Robert F. Kennedy Jr. speaking in Arizona in 2023 (Wikimedia Commons)

“It’s time we put a Kennedy back in the White House,” says Robert F. Kennedy Jr., the seventy-year-old nephew of the only Kennedy to have served as president. Why now, sixty-four years after the election of John F. Kennedy, and why him? The independent candidate offers no direct answer: his campaign appeals to nostalgia and is motivated by a sense of dynastic entitlement. “It would be my good fortune if I could play an important or heroic role” in American life, he wrote in a 2018 memoir. No doubt it would. The question is why the country should help him realize his grandiose aspirations.

Kennedy speaks from both the left and the right in anti-establishment terms. He promises to restore “the broad prosperity of the Eisenhower and JFK era” by raising the federal minimum wage, protecting the right to unionize, and cutting the price of prescription drugs. He wants to unwind both the military-industrial complex and “the censorship-industrial complex,” while sealing the border to “save cities from the crippling migrant crisis.” A noted environmentalist, he nonetheless accuses the Biden administration of imposing “totalitarian controls” in addressing climate change. His paranoid style is on fuller display in fundraising emails. “The will of the people is being thwarted by corruption and cronyism from Secretary Mayorkas and the Biden administration…. [T]hey want me out of this race at any cost and are refusing me Secret Service protection.” “During the pandemic…[the government] trampled on the remaining pillars of the First Amendment, curbing freedom of worship by closing down churches and synagogues without scientific rationale or democratic procedure.” Kennedy has said he’ll review the convictions of January 6 insurrectionists. In 2021, he called Anthony Fauci the most despotic doctor in human history. (Perhaps he has forgotten about Haiti’s François [Papa Doc] Duvalier, the physician/tyrant who murdered an estimated sixty thousand political enemies, was excommunicated by the Catholic Church, and claimed responsibility for JFK’s assassination by having placed a curse on him.)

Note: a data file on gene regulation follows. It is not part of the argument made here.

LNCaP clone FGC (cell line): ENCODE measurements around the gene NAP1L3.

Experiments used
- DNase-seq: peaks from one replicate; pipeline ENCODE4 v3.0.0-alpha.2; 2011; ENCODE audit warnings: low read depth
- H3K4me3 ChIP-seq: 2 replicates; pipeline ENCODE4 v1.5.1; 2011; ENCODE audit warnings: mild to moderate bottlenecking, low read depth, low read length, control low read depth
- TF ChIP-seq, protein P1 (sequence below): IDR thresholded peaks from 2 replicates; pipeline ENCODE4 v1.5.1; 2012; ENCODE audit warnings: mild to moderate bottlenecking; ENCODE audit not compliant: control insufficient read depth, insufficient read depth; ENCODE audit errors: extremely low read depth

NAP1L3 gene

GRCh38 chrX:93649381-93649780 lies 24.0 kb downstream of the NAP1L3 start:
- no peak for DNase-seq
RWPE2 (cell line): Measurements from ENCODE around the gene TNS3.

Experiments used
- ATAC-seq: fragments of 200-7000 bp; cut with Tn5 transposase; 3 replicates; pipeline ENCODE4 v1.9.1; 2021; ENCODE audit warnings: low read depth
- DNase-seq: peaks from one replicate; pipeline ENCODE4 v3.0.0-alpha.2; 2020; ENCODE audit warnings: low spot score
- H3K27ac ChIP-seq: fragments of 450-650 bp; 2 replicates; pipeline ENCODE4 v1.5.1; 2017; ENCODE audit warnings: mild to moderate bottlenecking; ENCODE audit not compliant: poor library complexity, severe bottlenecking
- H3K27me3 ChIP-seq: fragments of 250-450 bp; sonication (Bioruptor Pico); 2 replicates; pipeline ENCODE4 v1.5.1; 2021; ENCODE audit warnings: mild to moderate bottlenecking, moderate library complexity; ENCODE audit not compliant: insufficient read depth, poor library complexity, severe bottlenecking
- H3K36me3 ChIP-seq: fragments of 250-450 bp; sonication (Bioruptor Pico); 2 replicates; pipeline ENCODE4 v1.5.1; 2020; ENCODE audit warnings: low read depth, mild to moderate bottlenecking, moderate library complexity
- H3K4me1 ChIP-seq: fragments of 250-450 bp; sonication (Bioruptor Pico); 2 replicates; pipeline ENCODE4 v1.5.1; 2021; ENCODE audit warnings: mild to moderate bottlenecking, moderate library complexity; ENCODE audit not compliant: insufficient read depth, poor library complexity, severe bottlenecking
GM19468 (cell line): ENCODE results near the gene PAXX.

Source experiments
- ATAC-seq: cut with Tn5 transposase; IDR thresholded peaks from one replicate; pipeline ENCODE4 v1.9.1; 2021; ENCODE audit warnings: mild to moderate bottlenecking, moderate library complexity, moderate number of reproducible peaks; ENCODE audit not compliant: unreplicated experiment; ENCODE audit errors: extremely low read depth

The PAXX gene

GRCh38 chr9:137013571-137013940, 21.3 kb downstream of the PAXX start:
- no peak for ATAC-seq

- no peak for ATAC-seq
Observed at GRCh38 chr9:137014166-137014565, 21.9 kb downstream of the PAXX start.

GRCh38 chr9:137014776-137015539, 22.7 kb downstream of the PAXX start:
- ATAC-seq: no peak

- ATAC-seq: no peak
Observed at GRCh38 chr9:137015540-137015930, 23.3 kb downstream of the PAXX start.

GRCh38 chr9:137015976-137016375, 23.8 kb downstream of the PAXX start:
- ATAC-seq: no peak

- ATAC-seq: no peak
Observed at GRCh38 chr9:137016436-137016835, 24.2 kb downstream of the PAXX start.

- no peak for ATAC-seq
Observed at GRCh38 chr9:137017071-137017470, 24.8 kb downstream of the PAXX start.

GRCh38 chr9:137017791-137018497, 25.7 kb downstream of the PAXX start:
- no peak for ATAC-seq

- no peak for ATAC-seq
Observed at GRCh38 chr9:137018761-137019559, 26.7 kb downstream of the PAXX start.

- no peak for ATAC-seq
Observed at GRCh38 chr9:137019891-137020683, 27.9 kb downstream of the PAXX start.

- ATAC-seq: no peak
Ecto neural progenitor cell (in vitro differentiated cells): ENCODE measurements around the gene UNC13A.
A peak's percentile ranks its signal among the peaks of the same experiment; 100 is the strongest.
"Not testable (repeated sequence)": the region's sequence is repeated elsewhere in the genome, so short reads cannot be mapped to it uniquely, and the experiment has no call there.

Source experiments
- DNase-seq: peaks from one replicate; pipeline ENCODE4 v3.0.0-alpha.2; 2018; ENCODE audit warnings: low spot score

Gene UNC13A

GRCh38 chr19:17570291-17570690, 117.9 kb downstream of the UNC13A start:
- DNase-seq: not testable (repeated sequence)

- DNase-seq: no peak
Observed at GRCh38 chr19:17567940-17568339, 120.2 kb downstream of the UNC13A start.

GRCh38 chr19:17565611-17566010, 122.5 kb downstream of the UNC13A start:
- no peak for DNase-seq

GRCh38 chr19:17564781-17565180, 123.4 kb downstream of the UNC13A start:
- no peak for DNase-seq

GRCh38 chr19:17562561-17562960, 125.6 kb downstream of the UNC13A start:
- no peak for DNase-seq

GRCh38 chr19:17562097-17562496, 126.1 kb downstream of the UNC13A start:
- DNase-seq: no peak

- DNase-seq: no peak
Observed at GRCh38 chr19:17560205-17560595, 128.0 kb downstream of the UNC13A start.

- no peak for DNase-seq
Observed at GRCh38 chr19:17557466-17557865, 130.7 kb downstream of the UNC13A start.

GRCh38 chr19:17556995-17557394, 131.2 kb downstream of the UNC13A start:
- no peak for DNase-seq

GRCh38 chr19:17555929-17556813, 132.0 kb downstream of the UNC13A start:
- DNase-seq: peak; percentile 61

His ambitions are far more likely to return not another Kennedy to the White House, but the most corrupt and authoritarian president this nation has ever known.

Apart from his family tree and checkered personal history, Kennedy is widely known for spreading misinformation about vaccines—including the long-discredited theory that they cause autism. As president, Donald Trump thought of appointing him to lead a “vaccine safety and scientific integrity commission.” It makes sense, Fintan O’Toole recently wrote, that Kennedy and Trump are effectively in alliance: their populist, anti-establishment rhetoric appeals to a sizable group of disaffected voters across the political spectrum. Kennedy has repeatedly gotten into trouble—and apologized—for statements that echo Trumpian positions a little too loudly. He’s also gotten into trouble with members of the extended Kennedy clan, who have chastised him for trading on the family name while taking stances at odds with their own political principles, and who have endorsed Joe Biden. The larger worry among Democrats is that Kennedy will pull more votes from the president than from Trump.

In selecting tech entrepreneur Nicole Shanahan as his running mate, Kennedy has access to the wealth she brings to the campaign (she helped pay for the Super Bowl ad that repurposed JFK’s famous 1960 spot). Kennedy faces the immediate problem of getting on the ballot in fifty states. As of this writing, he was seeking to run as a Libertarian. It would be an odd fit, but RFK Jr. is an odd man with odd beliefs. His ambitions are far more likely to return not another Kennedy to the White House, but the most corrupt and authoritarian president this nation has ever known. In that case, RFK Jr. would certainly have played a historic role—but not a heroic one.

Dominic Preziosi is Commonweal’s editor. Follow him on Twitter.

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Published in the May 2024 issue: View Contents
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